Every year on December 1, tragedy strikes again as journalists around the world conclude their search for dramatic stories to commemorate World Aids Day. The stories are always the same: Infection rates are on the rise as fewer people protect themselves from HIV because of inadequate options. People are becoming for careless, the disease cannot be contained. The popularity of this proposition is astonishing simply because it is wrong. The truth is: Infection rates have stabilized for the past few years. According to numerous surveys, protective behavior is still relatively high. By no means is “carelessness” increasing among vulnerable groups.
Complexity of causes
It is also true that new infections from homosexual intercourse were increasing during the first years of the last decade. The reasons for this are more complex that most people realize. There has been, for example, an increase in syphilis which raises the possibility of a simultaneous transmission of the HI virus. Adding to this is the fact that safe sex has become “individualized”. In order to meet the need for sex without a condom, men are applying different strategies in order to protect themselves. This is understandable. Who would want to use condoms all their lives? Heterosexual couples would definitely not be very fond of this idea. But this development is no sign of carelessness. Gay men try to ponder when a condom is necessary and when it is not. A popular strategy is “negotiated safety”: After a mutual HIV test, the partners are abdicating condoms. In that case, traditional “safe sex” strategies apply. Such risk management strategies have de facto been enabled by improved HIV therapies that have reduced the fear of infection. We should not necessarily condemn this development. It is something very pleasant that fear plays a minor role in sexuality again!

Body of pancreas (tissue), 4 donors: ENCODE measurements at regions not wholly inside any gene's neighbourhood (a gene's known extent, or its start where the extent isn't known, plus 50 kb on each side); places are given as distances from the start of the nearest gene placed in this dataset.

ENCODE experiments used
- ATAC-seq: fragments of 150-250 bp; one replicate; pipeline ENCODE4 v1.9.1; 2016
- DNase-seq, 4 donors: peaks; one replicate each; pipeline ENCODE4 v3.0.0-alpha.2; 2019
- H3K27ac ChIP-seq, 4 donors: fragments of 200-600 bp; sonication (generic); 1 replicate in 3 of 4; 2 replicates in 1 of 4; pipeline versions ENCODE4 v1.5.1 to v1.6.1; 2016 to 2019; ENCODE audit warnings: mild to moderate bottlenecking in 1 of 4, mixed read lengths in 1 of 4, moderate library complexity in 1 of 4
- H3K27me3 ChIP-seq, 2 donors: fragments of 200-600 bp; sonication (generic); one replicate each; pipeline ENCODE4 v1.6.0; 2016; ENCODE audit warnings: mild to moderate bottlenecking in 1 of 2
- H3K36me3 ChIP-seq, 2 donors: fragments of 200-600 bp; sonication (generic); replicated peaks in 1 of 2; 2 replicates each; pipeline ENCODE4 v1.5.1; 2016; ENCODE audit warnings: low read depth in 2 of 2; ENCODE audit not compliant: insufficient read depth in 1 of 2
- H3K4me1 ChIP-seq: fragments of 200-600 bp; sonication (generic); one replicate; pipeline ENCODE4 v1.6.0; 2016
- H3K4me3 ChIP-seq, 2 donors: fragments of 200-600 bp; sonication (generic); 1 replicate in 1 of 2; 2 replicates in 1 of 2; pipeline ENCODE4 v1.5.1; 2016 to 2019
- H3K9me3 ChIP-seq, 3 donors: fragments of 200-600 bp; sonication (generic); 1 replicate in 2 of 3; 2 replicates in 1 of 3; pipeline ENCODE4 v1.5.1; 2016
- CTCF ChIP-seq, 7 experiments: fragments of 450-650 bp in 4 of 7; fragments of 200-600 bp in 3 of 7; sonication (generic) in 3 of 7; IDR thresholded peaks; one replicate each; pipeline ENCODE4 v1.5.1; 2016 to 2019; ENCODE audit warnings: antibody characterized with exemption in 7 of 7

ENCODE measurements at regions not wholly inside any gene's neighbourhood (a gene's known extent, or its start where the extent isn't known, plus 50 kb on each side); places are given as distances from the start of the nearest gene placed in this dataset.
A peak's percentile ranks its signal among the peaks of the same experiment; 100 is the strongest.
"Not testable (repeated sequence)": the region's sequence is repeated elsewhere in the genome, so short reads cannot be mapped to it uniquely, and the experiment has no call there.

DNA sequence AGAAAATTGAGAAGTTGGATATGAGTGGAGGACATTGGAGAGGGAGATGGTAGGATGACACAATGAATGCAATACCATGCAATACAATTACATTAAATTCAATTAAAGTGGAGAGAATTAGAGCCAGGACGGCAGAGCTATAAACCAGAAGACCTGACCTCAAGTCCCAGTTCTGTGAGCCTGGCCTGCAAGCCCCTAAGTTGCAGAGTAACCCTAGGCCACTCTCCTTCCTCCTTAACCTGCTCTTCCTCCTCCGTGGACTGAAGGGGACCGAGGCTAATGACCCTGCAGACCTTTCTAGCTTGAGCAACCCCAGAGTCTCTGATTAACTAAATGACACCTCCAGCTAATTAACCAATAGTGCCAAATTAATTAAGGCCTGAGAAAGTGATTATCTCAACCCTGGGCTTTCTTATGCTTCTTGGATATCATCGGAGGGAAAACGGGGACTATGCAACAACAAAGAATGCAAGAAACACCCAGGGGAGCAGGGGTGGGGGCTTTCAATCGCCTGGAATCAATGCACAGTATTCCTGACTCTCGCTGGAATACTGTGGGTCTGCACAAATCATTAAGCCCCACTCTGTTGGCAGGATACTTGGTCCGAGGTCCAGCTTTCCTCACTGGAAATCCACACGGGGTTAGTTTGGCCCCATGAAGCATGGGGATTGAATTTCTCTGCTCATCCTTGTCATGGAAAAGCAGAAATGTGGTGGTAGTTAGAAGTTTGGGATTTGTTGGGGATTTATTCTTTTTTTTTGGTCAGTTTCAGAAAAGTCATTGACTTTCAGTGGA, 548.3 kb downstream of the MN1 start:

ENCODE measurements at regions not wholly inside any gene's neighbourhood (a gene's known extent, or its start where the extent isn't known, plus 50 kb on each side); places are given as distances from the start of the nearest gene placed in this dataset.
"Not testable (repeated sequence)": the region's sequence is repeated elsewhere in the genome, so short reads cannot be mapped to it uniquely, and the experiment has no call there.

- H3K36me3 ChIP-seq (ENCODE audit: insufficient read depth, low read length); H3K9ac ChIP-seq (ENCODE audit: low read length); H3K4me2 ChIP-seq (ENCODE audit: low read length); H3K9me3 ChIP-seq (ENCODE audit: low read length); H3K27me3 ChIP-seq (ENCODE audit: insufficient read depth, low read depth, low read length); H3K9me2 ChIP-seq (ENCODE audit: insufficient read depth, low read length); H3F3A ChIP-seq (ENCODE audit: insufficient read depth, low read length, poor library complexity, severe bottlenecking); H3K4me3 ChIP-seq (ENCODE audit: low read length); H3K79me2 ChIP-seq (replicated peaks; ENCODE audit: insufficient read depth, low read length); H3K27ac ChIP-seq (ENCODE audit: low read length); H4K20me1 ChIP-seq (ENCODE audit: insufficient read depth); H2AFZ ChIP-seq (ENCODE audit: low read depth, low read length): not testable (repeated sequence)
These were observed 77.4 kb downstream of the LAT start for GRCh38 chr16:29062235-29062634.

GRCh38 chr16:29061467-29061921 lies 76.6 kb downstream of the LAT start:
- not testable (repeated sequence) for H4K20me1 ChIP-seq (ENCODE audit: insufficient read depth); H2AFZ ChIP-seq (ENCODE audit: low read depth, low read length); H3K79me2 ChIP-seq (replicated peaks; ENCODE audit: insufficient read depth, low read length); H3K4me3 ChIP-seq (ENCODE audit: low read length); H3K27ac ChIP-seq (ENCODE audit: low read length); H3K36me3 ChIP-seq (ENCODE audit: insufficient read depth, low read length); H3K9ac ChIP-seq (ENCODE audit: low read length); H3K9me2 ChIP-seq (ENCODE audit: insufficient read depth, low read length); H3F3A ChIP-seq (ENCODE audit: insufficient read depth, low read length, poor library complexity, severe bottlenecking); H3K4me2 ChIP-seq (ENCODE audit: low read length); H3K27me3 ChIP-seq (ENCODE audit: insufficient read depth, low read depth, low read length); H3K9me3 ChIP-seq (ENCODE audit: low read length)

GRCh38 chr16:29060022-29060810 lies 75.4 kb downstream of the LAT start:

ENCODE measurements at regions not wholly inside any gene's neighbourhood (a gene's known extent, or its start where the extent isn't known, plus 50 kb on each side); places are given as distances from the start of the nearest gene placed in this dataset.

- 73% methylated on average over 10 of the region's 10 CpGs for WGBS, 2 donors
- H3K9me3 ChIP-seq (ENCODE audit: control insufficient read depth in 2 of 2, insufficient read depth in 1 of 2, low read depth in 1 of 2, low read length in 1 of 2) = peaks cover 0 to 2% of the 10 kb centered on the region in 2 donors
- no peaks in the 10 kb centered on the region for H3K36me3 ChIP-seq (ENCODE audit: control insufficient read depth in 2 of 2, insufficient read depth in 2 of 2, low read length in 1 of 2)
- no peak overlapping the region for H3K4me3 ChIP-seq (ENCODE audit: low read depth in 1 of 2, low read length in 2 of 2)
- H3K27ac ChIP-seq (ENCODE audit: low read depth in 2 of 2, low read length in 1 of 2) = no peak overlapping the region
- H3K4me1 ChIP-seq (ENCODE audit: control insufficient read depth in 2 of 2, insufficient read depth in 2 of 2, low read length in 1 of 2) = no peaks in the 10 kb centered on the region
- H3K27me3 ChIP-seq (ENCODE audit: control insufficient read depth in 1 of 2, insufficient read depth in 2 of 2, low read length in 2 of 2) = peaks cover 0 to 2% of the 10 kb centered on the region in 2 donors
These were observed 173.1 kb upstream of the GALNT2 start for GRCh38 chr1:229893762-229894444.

The need for risk management
This should not be confused with carelessness. To the contrary: During sex, complicated decision making processes are taking place during which men try to conciliate their wish for unchecked sexuality with concerns – literally – about their health. If we dismiss the risk management strategies as “careless”, we run the danger of gambling away all influence over the target group. Prescriptive prevention strategies do not always have the same appeal and the same real-life impact. Studies support the commitment to risk management strategies without a wagging finger. The immediate response must not be dismissal but an indication of potential mistakes in the risk assessment. For example, sometimes men are too quick to dismiss condoms although neither confidence nor HIV tests exist as a basis for the non-protective sexual relationship. Some men rely on myths like “HIV is a problem of the cities” or “during anal sex the one penetrating cannot get infected”. These myths need to get replaced by facts. Talking about “carelessness” in this context is immensely dangerous. A lot of gay men believe in these myths and must be convinced that they are factually wrong – not a sign of “careless” behavior. Psychology has taught us that people tend to adapt their behavior to the presumed behavior of the majority. To lament carelessness could lead to it actually arising; as a self-fulfilling prophecy. The campaign “I know what I am doing” from the German AIDS-help has been pursuing this approach since 2008 and focused its strategy on open and sophisticated communication. HIV-negative and HIV-positive role models report from their dealings with love and sex, risk and protection – with all strengths and weaknesses that people have.